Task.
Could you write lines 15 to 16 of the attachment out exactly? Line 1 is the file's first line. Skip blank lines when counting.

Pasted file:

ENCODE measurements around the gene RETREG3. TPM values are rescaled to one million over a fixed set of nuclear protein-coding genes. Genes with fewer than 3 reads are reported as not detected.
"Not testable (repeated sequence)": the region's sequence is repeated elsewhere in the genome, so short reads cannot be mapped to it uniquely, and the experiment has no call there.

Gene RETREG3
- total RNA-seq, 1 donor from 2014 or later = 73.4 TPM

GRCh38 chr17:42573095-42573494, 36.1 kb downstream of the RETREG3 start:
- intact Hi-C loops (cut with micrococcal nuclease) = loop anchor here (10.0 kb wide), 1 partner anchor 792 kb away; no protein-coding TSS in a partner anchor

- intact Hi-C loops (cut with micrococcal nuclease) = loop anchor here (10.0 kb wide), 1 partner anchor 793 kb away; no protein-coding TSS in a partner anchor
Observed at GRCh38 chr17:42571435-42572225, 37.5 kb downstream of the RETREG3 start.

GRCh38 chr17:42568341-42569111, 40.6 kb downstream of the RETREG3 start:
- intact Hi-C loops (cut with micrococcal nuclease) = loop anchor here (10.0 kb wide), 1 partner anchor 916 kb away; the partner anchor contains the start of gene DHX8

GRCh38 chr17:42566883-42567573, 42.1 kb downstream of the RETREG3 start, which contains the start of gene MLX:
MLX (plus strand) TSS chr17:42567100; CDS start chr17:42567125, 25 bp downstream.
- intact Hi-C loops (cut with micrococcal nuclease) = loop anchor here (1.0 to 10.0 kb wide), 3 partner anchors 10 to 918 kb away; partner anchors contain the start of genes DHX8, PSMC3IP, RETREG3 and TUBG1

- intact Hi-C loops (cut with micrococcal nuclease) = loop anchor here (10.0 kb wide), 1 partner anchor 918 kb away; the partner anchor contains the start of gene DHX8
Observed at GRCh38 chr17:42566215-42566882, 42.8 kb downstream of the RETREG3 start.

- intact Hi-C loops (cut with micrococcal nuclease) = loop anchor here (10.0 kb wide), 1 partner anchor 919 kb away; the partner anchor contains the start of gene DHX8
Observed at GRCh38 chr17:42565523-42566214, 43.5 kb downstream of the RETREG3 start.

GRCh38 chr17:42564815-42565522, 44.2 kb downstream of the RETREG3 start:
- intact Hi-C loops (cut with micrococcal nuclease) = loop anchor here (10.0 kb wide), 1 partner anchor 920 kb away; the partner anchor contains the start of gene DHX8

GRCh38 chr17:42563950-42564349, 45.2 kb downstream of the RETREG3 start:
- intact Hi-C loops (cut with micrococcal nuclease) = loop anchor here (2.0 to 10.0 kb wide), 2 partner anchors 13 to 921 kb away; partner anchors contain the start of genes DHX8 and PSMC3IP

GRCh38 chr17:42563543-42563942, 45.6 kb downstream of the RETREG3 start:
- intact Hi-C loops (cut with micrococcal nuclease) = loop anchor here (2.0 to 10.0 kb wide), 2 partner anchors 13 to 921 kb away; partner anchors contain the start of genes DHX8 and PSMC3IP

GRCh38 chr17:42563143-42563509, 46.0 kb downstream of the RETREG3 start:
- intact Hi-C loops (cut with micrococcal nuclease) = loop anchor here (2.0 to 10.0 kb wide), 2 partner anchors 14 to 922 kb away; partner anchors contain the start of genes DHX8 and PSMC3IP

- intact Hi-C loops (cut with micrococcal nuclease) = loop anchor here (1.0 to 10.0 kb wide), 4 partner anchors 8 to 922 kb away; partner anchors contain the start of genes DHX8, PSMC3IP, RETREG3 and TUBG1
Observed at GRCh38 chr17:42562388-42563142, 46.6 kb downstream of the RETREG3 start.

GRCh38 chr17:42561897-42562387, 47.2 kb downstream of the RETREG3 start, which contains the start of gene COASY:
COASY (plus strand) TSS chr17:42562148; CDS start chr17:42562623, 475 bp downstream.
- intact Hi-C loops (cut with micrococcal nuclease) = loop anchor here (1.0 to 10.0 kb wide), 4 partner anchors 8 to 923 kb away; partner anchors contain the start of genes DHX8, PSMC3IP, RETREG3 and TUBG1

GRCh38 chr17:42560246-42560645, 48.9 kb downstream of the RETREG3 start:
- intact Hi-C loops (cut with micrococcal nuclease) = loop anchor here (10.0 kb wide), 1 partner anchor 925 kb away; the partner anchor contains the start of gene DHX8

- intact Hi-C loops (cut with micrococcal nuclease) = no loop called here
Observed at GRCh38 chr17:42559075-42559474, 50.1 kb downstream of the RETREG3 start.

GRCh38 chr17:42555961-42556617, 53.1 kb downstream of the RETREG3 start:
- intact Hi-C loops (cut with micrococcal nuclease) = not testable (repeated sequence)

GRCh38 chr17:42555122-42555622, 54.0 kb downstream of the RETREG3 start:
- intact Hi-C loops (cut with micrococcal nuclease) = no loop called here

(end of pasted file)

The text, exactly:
Observed at GRCh38 chr17:42566215-42566882, 42.8 kb downstream of the RETREG3 start.

- intact Hi-C loops (cut with micrococcal nuclease) = loop anchor here (10.0 kb wide), 1 partner anchor 919 kb away; the partner anchor contains the start of gene DHX8